According to a recent survey, half of all Australian teachers are considering leaving their jobs due to unmanageable workloads, teacher shortages, and having to teach subjects outside of their area of expertise.
According to a survey conducted by the Black Dog Institute and released on Saturday, over 47% of instructors are considering leaving the field within the next year.
Associate Professor Aliza Werner-Seidler, Head of Population Mental Health at Black Dog Institute, UNSW Sydney, stated that the data “suggests we are looking at a profession in crisis.”
The burden on teachers is increasing as they work longer hours with fewer resources, leading to a rise in burnout and time off for mental illness.
The 47% percentage is a sharp contrast to the 2021 results, when 14% were thinking about leaving in the following year.
More than 4000 teachers participated in this year’s nationally representative study, which also revealed that 85% of respondents came at work earlier than necessary and 70% of teachers reported having unmanageable workloads.
While the cohort indicated levels of moderate to severe stress, depression, and anxiety significantly above the general population, three-quarters of respondents said there was now teacher shortages in their schools.
According to Dr. Werner-Seidler, it is evident that instructors are not receiving the necessary mental health support.
“Teacher wellbeing has effects on non-teachers as well. According to research, teacher well-being can also affect students’ academic and emotional outcomes as well as parents’ economic productivity and emotional well-being.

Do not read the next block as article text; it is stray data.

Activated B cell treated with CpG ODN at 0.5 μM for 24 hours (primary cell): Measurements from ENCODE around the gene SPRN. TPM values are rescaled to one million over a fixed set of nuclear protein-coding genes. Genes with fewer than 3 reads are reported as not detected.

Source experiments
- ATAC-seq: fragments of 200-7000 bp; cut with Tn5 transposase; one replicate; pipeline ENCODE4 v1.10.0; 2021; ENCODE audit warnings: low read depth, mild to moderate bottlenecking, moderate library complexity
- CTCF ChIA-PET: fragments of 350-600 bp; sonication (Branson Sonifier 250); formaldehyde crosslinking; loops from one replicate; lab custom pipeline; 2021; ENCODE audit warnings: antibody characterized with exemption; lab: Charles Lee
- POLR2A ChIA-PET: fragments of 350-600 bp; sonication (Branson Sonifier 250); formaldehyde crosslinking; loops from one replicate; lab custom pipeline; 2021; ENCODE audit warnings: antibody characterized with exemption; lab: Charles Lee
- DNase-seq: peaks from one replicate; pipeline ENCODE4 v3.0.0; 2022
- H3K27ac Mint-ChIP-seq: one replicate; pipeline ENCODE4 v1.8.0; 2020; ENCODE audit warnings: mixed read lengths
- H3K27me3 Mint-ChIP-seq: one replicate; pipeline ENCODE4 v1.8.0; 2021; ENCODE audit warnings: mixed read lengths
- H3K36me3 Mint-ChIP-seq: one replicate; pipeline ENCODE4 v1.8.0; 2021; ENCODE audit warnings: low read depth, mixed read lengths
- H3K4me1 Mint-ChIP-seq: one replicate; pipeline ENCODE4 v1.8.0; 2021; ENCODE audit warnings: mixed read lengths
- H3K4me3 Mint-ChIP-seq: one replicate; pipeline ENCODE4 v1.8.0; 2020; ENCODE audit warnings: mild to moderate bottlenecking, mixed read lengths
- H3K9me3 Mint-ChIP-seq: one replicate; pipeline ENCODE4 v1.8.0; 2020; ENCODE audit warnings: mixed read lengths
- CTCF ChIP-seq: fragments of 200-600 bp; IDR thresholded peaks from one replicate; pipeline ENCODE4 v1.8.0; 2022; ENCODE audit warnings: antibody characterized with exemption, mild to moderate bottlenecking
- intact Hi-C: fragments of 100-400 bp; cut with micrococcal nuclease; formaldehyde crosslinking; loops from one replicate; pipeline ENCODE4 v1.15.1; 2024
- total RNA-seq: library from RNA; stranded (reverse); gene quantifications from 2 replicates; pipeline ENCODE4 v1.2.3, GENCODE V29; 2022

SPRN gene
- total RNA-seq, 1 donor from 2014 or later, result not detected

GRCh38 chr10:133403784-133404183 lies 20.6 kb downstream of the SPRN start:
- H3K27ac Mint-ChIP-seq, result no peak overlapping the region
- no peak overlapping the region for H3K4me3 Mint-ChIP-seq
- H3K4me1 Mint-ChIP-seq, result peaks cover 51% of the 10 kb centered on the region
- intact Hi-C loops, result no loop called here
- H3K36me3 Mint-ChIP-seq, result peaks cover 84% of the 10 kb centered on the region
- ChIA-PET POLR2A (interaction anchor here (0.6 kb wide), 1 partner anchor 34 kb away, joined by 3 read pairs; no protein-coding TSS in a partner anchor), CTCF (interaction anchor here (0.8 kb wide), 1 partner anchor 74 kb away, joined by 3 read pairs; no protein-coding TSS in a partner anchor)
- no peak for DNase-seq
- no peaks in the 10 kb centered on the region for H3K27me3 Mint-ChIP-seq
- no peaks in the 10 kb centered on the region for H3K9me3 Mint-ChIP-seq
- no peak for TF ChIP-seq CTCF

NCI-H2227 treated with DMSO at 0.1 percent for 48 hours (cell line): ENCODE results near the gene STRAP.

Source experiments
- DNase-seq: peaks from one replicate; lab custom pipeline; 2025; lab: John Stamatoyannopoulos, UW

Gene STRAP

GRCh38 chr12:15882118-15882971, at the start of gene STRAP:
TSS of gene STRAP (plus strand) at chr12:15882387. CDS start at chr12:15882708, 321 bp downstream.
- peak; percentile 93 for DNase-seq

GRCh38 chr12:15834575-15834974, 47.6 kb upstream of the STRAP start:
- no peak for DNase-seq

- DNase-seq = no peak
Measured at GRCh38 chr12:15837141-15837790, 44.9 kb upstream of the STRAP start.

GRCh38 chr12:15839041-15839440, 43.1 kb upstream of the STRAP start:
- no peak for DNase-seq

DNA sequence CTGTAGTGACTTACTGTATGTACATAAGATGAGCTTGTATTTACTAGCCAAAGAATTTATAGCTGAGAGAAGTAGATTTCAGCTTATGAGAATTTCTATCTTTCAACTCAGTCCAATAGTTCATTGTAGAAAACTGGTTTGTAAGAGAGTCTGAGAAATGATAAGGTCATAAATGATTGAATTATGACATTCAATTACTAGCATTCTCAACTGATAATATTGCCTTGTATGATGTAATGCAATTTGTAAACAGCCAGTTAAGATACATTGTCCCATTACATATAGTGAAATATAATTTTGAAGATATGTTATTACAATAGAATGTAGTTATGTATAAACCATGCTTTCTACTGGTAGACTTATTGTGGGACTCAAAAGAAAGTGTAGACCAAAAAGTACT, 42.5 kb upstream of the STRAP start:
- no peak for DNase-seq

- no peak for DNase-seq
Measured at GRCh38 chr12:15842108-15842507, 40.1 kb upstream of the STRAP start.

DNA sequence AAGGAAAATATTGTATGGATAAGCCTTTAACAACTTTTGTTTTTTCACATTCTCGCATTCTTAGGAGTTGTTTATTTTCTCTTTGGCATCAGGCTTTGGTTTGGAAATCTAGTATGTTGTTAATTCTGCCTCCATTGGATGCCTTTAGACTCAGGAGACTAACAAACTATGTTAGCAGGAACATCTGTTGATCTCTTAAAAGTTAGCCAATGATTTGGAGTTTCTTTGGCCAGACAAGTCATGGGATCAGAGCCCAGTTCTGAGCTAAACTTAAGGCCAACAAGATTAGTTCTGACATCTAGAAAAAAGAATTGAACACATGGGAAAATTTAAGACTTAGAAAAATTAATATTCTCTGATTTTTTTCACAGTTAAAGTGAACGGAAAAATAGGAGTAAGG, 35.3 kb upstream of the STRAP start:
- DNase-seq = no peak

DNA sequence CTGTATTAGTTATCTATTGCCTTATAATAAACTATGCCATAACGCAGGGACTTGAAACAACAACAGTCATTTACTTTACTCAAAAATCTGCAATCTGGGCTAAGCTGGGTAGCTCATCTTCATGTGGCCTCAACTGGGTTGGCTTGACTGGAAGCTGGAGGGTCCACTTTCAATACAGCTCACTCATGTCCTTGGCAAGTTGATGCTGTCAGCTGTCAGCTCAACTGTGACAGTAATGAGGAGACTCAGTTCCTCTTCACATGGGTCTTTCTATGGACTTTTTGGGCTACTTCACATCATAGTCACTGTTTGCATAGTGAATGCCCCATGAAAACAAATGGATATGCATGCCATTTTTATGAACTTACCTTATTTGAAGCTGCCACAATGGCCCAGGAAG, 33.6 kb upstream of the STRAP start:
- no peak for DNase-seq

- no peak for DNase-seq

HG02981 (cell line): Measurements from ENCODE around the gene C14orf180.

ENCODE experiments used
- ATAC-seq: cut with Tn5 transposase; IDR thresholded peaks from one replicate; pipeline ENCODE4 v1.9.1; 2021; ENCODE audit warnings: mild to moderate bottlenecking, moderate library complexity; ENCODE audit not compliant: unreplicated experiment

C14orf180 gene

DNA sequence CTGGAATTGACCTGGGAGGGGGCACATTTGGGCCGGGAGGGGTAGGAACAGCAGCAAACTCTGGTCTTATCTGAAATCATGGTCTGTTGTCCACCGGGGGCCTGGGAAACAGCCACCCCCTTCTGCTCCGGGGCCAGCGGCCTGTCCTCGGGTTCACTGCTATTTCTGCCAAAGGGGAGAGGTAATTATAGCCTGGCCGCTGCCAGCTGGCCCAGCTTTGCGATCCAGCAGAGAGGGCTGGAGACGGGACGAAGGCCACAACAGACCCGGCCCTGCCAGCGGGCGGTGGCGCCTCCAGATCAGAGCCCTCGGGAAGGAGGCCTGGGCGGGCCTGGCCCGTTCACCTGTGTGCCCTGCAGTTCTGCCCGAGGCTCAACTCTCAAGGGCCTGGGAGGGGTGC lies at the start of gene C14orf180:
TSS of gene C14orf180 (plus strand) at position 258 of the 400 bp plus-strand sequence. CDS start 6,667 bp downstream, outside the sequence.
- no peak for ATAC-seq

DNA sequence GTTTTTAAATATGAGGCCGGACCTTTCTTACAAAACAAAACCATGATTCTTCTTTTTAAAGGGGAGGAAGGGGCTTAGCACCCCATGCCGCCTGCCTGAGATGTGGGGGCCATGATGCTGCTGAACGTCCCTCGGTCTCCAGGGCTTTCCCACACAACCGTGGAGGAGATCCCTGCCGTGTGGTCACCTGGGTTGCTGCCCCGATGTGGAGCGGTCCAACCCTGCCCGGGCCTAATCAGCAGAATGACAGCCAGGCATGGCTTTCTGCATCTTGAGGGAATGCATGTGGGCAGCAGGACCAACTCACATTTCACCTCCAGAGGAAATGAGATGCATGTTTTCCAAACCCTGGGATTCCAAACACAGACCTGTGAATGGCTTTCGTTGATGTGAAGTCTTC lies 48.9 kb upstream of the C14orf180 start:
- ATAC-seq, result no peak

According to the study, more focused government funding for initiatives that support improved teacher mental health is required.
The research was deemed “damning” by the NSW Teachers Union.
President Angelo Gavrielatos stated that “this dismal report again underscores the effect and severity of the teacher shortage situation in NSW.”
“Unsustainable workloads lead to burnout in teachers and educational gaps for students.
Many teachers are being forced to teach subjects outside of their areas of competence, which increases stress and anxiety and contributes to burnout because the (state) government is doing nothing to alleviate the teacher shortage situation.
This Monday, NSW Education Minister Sarah Mitchell said that concerns of a teacher shortage were exaggerated, noting that one or no teaching posts were available in three out of four public schools.